The Mavic 2 Pro still holds the distinction as being one of the best ultra-portable camera drones. With its Hasselblad camera with a 1-inch CMOS sensor, it can capture 4K videos at 30 fps and 20 MP stills. It has a wide ISO range and a more extensive color profile, allowing you to capture vibrant photos even in low-light conditions.
The Mavic 2 Pro is the first Mavic drone to feature an omnidirectional obstacle avoidance system. This could prove useful for any automated drone flight protocols, including the RTH function. There might be little need for the RTH function, though, because the Mavic 2 Pro has been outfitted with DJI’s premium OcuSync 2.0 transmission technology and has a 31-minute battery life.
If there’s a drawback to the Mavic 2 Pro, it’s the fact that it’s still very expensive for an ultra-portable drone. However, it’s still worth every dollar. The Mavic 2 Pro is widely considered to be the best ultra-portable camera drone and no worth competitor has come out yet.
3. Autel Evo
The Autel Evo was released two years ago as Autel’s answer to the DJI Mavic Pro. This bright-orange drone is one of the most popular competitors to the DJI Mavic line of ultra-portable drones.
As a camera drone, the Autel Evo is an above-average option. It can shoot 4K video at smooth 60 fps, has a 3-axis gimbal, and offers a limited array of camera modes. The Ambarella H2 image processor, the Autel Evo camera has a wide dynamic range that can capture a greater variety of vibrant colors.
The included remote controller comes integrated with a 3.3-inch OLED touchscreen, which is a nice touch since it means that you don’t need to use your phone to fly this drone. As with the drone, the level of craftsmanship of the remote controller is almost perfect.
The dual GPS-GLONASS sensor of the Autel Evo allows it to maintain a stable hover even without active user input. It’s also the technology behind the drone’s RTH function. The accuracy of the RTH function isn’t stellar, but it’s not so bad that you’ll be turned off using it.
At about $900, the Autel Evo is quite inexpensive although you can probably get a much better ultra-portable drone for a few hundred dollars more.
One of the more recent offerings from DJI, the Mavic Mini flies just right below the weight threshold that requires FAA registration. This is perfect for recreational drone pilots who just want to fly their drones without the complications of having to deal with the FAA.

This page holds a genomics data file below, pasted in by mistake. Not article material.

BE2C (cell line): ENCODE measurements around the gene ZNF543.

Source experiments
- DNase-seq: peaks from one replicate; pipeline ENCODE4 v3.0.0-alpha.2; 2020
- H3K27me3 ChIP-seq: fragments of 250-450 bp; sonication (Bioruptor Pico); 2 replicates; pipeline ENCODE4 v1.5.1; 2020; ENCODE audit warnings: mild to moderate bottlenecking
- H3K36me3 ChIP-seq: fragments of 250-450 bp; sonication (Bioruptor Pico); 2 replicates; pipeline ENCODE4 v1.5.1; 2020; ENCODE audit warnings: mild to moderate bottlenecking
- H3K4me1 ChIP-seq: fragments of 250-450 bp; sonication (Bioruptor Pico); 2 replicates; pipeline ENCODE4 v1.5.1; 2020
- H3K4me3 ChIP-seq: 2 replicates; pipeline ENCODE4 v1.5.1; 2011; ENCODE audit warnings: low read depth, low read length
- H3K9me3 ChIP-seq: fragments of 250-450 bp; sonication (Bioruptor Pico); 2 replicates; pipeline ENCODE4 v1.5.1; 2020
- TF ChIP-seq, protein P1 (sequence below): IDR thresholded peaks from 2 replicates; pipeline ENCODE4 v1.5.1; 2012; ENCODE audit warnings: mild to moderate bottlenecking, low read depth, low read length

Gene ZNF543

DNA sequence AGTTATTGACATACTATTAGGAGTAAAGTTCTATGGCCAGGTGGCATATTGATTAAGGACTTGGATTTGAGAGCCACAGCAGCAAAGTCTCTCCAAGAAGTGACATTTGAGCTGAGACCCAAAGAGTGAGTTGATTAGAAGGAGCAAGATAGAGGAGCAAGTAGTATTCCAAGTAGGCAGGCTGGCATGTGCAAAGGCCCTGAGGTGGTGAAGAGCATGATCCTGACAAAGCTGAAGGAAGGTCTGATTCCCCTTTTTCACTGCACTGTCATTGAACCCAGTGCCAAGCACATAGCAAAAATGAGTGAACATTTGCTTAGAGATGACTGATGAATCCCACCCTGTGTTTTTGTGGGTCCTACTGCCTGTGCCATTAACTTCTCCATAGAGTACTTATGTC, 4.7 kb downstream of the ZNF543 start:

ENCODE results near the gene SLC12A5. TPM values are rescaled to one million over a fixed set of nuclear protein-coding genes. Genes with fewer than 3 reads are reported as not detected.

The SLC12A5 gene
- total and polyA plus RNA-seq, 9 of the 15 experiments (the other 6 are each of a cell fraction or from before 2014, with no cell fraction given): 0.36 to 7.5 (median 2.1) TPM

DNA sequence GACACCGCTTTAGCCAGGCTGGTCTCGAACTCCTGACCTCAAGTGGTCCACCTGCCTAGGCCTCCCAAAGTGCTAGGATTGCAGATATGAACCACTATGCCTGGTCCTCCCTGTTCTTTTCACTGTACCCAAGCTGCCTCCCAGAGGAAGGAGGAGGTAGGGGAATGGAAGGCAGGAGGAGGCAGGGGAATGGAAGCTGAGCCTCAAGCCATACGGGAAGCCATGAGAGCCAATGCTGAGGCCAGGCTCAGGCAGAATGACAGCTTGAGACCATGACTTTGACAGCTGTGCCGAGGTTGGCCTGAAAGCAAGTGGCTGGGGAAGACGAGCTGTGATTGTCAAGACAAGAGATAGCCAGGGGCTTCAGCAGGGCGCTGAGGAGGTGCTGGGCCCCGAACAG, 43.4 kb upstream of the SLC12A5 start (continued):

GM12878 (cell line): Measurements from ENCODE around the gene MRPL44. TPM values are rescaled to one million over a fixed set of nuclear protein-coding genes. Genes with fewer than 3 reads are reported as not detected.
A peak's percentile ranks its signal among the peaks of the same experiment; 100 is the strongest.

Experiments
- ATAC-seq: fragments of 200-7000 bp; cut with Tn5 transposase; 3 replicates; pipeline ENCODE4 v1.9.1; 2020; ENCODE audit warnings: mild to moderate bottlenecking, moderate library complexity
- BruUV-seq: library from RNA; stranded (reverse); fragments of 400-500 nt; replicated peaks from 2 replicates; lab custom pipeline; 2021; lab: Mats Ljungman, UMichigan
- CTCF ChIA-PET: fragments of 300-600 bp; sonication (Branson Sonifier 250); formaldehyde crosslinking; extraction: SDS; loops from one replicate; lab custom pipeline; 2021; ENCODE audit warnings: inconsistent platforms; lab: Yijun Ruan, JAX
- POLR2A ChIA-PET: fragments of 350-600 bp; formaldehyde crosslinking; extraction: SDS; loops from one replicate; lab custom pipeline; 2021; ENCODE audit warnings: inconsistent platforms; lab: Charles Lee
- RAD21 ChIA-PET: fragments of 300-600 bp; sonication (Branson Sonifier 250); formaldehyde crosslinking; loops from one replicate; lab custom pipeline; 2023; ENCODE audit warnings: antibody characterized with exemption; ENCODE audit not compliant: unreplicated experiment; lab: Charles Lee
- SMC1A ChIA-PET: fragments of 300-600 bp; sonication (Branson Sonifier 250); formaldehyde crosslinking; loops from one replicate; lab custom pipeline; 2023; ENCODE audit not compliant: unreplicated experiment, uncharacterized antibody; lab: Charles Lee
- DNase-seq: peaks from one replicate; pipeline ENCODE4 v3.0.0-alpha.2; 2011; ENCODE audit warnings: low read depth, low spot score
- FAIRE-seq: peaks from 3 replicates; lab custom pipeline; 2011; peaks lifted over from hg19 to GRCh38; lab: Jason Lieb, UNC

The Mavic Mini is an incredibly small and lightweight drone and is the smallest of the DJI Mavic family. Despite the size, the drone has a three-axis gimbal, although its camera resolution is limited to 2.7K. The camera is complemented by the usual camera modes found in DJI drones, although more advanced features such as a Follow Me mode are unsurprisingly absent.
Despite the size, the Mavic Mini has dual GPS-GLONASS sensors that give it the standard RTH function. Activating RTH is easy settings its parameters can be quickly done through the DJI GO mobile app. The Mavic Mini can fly for an impressive 30 minutes before its battery needs to be replaced.
On top of the portability and an impressive set of features, the strong point of the Mavic Mini is its price. The base drone only costs around $400, while you can get the Fly More bundle for an additional $100. This is one of the best cheap drones you can get and is likely the best one in this price range.
One look at the Yuneec Typhoon H Pro and you know that it means business. This hexacopter is one of Yuneec’s banner models and has all the trappings of a professional-grade drone. It’s sleek, minimalist, and huge – this isn’t the type of drone you would want to walk around with.
The Yuneec’s peculiar design allows it to have a retractable landing gear, providing 360 degrees of visibility to the drone’s camera. The camera is similarly impressive. It can record 4K videos and 12 MP images and boasts of super-smooth footage via the three-axis mechanical gimbal.
The standout feature of the Typhoon H Pro is the Intel RealSense obstacle avoidance system. This technology uses an array of optical sensors to create a model of its surroundings, allowing the drone to automatically generate a flight path that steers clear of all obstacles. This is one of the most advanced obstacle avoidance systems found in drones up to this day.